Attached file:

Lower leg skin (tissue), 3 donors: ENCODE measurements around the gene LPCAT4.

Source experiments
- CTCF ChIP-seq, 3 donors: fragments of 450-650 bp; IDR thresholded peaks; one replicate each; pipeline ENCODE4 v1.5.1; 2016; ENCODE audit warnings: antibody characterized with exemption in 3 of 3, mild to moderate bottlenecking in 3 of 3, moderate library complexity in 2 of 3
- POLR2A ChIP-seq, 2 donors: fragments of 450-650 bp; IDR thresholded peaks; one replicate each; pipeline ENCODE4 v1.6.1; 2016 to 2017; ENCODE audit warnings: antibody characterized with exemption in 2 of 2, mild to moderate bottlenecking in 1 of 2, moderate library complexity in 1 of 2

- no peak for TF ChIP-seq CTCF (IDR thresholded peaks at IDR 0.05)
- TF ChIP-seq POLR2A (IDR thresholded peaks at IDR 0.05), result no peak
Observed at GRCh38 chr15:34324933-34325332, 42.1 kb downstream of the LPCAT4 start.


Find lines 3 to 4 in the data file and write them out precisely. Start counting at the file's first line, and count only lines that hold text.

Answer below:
- CTCF ChIP-seq, 3 donors: fragments of 450-650 bp; IDR thresholded peaks; one replicate each; pipeline ENCODE4 v1.5.1; 2016; ENCODE audit warnings: antibody characterized with exemption in 3 of 3, mild to moderate bottlenecking in 3 of 3, moderate library complexity in 2 of 3
- POLR2A ChIP-seq, 2 donors: fragments of 450-650 bp; IDR thresholded peaks; one replicate each; pipeline ENCODE4 v1.6.1; 2016 to 2017; ENCODE audit warnings: antibody characterized with exemption in 2 of 2, mild to moderate bottlenecking in 1 of 2, moderate library complexity in 1 of 2